As I read Redeeming Love, I thought to myself, “The formula is to become a prostitute. Being chaste doesn’t work. Being godly doesn’t work. No matter what I do, I’m not good enough. So I might as well try being a prostitute. It worked for Hosea’s wife. It worked for the prostitute in this book. Why wouldn’t it work for me?”

Of course, that’s not the kind of person I am and I’m not actually going to become a prostitute — which makes it even more frustrating because the only thing I haven’t tried is something that I wouldn’t try. It really makes me feel like a victim of my circumstances. A girl can’t win no matter what she does because there are limits.

The other person responded by chiding me for making the story about sex trafficking (um…. the story is about sex trafficking) and told me I was being disrespectful to women who are trafficked (???) and the cherry on top was when she asked for permission to add me to her prayer list because she didn’t want to argue about it with me anymore.

Wow.

Just. Wow.

For the record, I wasn’t arguing. But you want to not argue? Just patronize me. Talk to me with a condescending tone. I wasn’t arguing. But now that you mention it…. Now I feel like arguing.

* * * * *

My response to the person’s preposterous statement was promptly deleted.

Further proof that married people are completely clueless about how truly difficult it is to be single, especially among married church people.

One might ask what my point is. Why make a ruckus about it?

I don’t talk about singleness every day. I don’t even think about it every day.

But having people shut me down as soon as I start talking about it gets old.

It says that my experience is not relevant or important. It says that my feelings don’t matter. It says that I don’t matter.

I’m sorry my experience is hard for you to hear about and watch. I’m truly sorry. But if you think it’s hard to listen to or watch and you feel the need to shut it down because it just doesn’t fit with your expectations as a Christian person…. you should really try living it.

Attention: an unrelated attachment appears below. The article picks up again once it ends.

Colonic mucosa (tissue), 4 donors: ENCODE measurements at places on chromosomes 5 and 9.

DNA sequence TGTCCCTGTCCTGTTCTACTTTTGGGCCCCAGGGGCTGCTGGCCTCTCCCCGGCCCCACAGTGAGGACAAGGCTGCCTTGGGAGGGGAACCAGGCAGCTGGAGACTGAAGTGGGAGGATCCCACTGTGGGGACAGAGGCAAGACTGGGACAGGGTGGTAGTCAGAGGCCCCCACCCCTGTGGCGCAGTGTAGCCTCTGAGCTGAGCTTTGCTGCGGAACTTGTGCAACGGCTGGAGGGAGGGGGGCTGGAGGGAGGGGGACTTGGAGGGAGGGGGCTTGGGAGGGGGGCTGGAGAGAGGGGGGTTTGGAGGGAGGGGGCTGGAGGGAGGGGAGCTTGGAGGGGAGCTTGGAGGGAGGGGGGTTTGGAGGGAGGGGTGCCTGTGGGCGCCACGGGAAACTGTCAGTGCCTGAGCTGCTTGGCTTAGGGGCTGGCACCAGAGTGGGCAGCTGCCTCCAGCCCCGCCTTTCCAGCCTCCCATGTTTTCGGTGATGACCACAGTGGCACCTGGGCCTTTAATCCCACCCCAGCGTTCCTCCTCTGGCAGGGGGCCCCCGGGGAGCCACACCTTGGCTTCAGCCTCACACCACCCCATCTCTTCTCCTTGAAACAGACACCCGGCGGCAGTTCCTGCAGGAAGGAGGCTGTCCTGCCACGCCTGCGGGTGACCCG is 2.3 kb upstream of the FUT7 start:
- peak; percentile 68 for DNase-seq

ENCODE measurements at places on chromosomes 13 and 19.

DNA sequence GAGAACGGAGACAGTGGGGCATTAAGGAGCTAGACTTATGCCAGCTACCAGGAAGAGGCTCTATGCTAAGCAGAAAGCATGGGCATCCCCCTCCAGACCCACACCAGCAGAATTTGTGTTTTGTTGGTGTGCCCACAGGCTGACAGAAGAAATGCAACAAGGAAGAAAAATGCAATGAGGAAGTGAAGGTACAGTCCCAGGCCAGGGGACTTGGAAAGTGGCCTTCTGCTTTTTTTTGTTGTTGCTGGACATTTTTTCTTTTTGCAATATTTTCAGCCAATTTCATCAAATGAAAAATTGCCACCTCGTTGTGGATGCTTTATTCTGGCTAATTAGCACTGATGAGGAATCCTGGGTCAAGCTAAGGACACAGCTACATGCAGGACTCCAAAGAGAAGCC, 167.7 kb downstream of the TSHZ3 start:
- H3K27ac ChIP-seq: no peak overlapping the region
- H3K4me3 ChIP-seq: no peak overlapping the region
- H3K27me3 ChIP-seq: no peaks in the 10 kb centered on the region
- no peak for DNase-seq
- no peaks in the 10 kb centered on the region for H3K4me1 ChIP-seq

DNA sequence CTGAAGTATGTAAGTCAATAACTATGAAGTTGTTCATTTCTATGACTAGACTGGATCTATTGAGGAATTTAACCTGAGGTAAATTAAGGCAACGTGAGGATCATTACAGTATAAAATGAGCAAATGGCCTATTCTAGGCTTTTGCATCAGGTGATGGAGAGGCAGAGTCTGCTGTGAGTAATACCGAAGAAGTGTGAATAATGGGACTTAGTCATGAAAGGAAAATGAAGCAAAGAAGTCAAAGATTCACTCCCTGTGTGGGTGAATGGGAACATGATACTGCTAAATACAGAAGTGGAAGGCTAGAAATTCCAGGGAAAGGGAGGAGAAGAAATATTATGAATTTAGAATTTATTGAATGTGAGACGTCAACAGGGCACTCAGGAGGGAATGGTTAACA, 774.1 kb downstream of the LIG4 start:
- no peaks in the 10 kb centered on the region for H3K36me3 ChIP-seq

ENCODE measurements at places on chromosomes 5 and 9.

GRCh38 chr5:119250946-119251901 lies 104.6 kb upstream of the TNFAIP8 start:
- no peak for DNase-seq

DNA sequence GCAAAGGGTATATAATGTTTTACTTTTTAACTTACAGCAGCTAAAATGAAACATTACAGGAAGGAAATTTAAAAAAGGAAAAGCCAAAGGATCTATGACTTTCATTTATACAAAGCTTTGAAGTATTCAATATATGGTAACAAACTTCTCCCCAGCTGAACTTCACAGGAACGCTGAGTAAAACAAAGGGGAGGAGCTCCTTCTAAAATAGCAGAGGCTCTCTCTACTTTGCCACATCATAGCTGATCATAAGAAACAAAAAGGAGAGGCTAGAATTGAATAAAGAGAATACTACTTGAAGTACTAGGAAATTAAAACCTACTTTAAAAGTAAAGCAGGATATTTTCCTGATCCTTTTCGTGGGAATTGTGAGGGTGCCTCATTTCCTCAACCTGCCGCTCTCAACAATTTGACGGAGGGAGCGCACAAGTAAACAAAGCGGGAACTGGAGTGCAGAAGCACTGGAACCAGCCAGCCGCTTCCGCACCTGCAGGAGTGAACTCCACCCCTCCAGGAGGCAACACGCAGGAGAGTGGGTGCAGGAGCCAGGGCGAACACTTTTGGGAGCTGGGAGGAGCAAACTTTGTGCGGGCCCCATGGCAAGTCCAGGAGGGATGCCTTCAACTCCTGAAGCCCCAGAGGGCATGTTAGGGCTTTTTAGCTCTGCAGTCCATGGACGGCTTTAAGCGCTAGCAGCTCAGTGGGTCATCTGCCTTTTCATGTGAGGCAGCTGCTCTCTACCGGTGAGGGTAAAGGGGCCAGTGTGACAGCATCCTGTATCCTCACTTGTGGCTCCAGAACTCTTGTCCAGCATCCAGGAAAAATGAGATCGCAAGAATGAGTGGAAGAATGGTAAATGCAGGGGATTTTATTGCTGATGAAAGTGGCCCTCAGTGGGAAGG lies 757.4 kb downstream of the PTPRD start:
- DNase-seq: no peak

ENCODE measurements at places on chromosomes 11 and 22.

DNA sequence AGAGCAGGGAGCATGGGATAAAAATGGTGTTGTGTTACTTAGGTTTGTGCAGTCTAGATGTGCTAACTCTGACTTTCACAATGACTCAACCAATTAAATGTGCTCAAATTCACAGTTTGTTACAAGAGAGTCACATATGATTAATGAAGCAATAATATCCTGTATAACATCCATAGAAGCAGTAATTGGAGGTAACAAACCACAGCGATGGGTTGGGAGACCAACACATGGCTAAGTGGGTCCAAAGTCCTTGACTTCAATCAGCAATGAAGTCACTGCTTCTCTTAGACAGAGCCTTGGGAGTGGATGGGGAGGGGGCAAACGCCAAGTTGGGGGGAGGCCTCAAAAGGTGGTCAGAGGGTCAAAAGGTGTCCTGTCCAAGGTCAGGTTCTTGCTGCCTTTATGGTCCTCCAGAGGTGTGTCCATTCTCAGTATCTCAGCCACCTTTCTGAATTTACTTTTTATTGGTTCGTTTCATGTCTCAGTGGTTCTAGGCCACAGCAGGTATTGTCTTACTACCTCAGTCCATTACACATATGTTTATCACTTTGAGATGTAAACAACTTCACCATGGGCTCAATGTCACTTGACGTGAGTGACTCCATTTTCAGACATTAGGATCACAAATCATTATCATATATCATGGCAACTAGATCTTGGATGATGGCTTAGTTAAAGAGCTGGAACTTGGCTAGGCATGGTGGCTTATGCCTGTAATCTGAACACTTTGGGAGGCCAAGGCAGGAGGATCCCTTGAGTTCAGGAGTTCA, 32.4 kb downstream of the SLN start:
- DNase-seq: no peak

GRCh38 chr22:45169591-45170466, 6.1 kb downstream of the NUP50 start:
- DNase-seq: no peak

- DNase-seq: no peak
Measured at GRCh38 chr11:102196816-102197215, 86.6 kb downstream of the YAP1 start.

You should try doing everything alone.

You should try coming home to an empty house day in and day out.

You should try having people pat you on the head and tell you you’re cute when you talk about it.

You should try listening to people tell you to get over it.

You should try talking about your places of woundedness and having people shut you down and tell you it doesn’t matter.

You should try having people getting in your business all the time because you’re just a little (single) girl and they don’t think you can do life without their input.

You should try to be an adult woman in a community that doesn’t recognize women as adults unless a man comes along and validates their existence by choosing to marry them.

You should try to function as a minister as a single person. Let me tell you — that does not go over very well in many circles.

You should try to live in a way that you understand to be godly and also try to date. (Hint: They either don’t want a godly woman or you’re not godly enough. There’s no winning on this one.)

You should try being not good enough and too good, both at the same time, depending on who you’re talking to, and rejected by everyone because of things that you can’t begin to comprehend.

You should try talking to people who have no concept of your circumstances and try to get them to understand.

They won’t understand. It is a truly frustrating situation to be in. You feel very isolated and alone and the harder you try to help people to understand, the more alone you feel because they don’t get it and they don’t care enough to try to understand.

 
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Posted by on April 21, 2018 in Current Events, Rants

 

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Some Days You Shouldn’t Wear Makeup

Today was one of those days.
My friends have been lovely today.
I’ve had many messages and greetings.
But I sat at my counselor’s office and bawled for an hour.
I got all dolled up. I actually made an effort to look pretty today. I don’t do that often anymore. No one really cares — and I care less than anybody about it, so what difference does it make?
I’m old.
I’m just old.
I cried because all my friends are getting engaged or having babies.
And I’m 34 years old.
And men like to play with me.
You’re nice.
Let’s have coffee.
You’re the sweetest person I’ve ever met.
But it doesn’t get any further than that — even after having coffee regularly for a year.
I don’t even like coffee!

It doesn’t get any further than that, even after I’ve introduced them to family.
It doesn’t get any further than that, even though I spend more time and effort at it than I probably should.
They always say
It’s not you, it’s me.
But I have a girlfriend already….
I’m not interested.
What do I have to do?
What do I have to do?
After bawling in the counselor’s office, I talked to my dear friend who soothed me with hugs and no one should cry on their birthday! She soothed me with meatloaf and home made real French silk pie.
She soothed me with these words:
If I were in your shoes, I wouldn’t be able to handle it. I’d probably be an alcoholic.